Measuring and reporting quality of health care for children: CHIPRA and beyond

Acad Pediatr. 2011 May-Jun;11(3 Suppl):S77-84. doi: 10.1016/j.acap.2010.10.003.


Background and purpose: The coming years could be a watershed period for children and health care as the nation implements the most significant federal health care legislation in 50 years: the Accountable Care Act (ACA). A year earlier, the American Recovery and Reinvestment Act (ARRA) set up a framework and road map for the eventual universal adoption of health information technology in its Health Information Technology for Economic and Clinical Health (HITECH) provisions, and the Children's Health Insurance Program Reauthorization Act (CHIPRA) legislation articulated a new and compelling vision for quality measurement in child health services. Each of these landmark advances in federal health policy contains relevant provisions for the measurement and improvement of the performance of the health system. Less clear is the extent to which the child specific framework articulated in CHIPRA will be preserved and built upon. Here, we set forth recommendations for ensuring that measurement and reporting efforts under CHIPRA, ARRA, and ACA are aligned for children.

Policy themes and recommendations: Our findings around problems and recommendations are grouped into 2 broad areas: those that deal with helping states report and use current measures, and those that deal with expanding the current measures. Recommendations include 5 aimed at focusing efforts on measure reporting and use: 1) help states build a measurement infrastructure; 2) provide specific technical assistance and support to states on how to collect, report, and use measures; 3) establish a national office for quality monitoring; 4) make available nationally data from states; and 5) ensure specific focus on child health in HITECH initiatives. Recommendations also include 3 aimed at extending what is being measured: 1) continue emphasis on insurance stability; 2) ensure that disparities can be measured and monitored; and 3) build measures that focus on system accountability and outcomes.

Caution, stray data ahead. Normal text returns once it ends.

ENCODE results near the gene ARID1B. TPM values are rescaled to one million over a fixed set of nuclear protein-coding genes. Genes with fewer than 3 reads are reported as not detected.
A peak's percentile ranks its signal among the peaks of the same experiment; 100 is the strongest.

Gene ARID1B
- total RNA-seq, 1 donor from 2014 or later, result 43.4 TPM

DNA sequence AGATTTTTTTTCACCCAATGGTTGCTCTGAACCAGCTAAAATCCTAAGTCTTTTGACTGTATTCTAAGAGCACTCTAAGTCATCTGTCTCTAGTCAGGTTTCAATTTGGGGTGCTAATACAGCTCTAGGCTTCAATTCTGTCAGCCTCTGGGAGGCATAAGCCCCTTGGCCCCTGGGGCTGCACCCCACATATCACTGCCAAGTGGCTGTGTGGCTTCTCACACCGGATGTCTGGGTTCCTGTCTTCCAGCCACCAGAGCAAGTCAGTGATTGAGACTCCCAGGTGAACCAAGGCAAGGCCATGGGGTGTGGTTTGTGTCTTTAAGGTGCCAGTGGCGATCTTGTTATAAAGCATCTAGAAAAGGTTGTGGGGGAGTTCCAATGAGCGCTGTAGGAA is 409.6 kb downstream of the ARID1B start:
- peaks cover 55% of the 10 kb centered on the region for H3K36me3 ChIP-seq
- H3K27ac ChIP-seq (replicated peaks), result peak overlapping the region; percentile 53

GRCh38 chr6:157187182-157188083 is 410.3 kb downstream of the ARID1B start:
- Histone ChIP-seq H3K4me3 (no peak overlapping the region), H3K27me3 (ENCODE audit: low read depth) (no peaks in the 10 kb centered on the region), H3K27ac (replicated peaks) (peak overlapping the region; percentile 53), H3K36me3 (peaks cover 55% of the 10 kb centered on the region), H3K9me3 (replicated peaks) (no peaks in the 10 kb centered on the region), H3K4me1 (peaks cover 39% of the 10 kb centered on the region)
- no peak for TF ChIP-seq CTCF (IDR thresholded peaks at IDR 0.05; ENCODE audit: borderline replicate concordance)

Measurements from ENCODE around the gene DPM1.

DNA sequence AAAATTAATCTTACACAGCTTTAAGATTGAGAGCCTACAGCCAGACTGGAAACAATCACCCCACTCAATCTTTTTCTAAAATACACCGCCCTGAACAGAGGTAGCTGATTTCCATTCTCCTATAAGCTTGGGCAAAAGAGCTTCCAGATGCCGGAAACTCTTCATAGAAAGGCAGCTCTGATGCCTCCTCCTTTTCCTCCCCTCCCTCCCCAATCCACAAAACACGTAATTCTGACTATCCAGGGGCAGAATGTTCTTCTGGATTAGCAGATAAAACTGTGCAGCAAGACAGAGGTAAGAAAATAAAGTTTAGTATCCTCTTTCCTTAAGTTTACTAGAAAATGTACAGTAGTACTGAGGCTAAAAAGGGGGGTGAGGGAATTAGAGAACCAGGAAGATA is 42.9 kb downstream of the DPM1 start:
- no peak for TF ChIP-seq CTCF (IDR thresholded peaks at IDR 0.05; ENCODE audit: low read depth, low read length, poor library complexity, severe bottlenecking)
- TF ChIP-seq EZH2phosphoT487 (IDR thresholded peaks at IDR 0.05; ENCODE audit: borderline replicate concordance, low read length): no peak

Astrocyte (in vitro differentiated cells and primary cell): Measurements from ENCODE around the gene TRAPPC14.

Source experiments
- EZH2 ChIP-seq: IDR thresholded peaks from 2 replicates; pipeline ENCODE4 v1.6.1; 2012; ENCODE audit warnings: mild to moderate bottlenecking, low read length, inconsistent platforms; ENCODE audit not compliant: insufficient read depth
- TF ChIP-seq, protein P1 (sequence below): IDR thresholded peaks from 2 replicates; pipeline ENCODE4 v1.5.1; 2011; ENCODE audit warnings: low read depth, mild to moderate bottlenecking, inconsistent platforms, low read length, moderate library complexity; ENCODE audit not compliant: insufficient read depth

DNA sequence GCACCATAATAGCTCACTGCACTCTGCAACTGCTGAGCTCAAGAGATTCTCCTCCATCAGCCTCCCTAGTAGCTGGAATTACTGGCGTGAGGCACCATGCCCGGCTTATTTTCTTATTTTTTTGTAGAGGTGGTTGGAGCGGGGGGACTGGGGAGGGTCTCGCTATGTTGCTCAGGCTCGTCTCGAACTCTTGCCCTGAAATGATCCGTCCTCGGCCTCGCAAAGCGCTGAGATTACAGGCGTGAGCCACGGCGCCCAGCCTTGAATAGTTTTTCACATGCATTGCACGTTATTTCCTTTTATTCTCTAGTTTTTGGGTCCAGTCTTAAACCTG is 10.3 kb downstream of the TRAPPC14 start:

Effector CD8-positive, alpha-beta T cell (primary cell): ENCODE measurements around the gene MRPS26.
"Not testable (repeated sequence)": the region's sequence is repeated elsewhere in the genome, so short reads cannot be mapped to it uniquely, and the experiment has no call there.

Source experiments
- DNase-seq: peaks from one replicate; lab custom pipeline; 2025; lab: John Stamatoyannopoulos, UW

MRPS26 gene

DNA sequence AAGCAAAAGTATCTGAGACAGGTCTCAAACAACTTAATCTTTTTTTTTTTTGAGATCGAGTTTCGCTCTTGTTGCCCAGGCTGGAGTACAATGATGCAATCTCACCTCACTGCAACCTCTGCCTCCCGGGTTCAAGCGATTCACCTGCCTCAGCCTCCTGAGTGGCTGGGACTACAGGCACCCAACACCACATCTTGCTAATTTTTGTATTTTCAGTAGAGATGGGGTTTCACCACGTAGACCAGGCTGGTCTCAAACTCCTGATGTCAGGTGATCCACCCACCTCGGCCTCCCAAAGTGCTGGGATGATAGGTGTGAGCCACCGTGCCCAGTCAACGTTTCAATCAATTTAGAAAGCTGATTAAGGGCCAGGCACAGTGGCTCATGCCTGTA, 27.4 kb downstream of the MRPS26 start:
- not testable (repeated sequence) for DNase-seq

Conclusions: National health care reform provides the opportunity to extend coverage and dramatically restructure systems of care. It will be important to ensure that focus on health care quality for children be maintained and that the advances made under CHIPRA reinforce and are not diluted or overtaken by broader reform efforts.

Publication types

  • Research Support, U.S. Gov't, P.H.S.

MeSH terms

  • American Recovery and Reinvestment Act
  • Child
  • Child Health Services / legislation & jurisprudence
  • Child Health Services / organization & administration
  • Child Health Services / standards*
  • Child Welfare* / legislation & jurisprudence
  • Documentation
  • Health Care Reform / organization & administration
  • Health Promotion / legislation & jurisprudence
  • Health Promotion / standards
  • Health Status Disparities
  • Humans
  • Legislation, Medical
  • Medical Informatics / legislation & jurisprudence
  • Models, Organizational
  • Quality Indicators, Health Care
  • Quality of Health Care* / legislation & jurisprudence
  • United States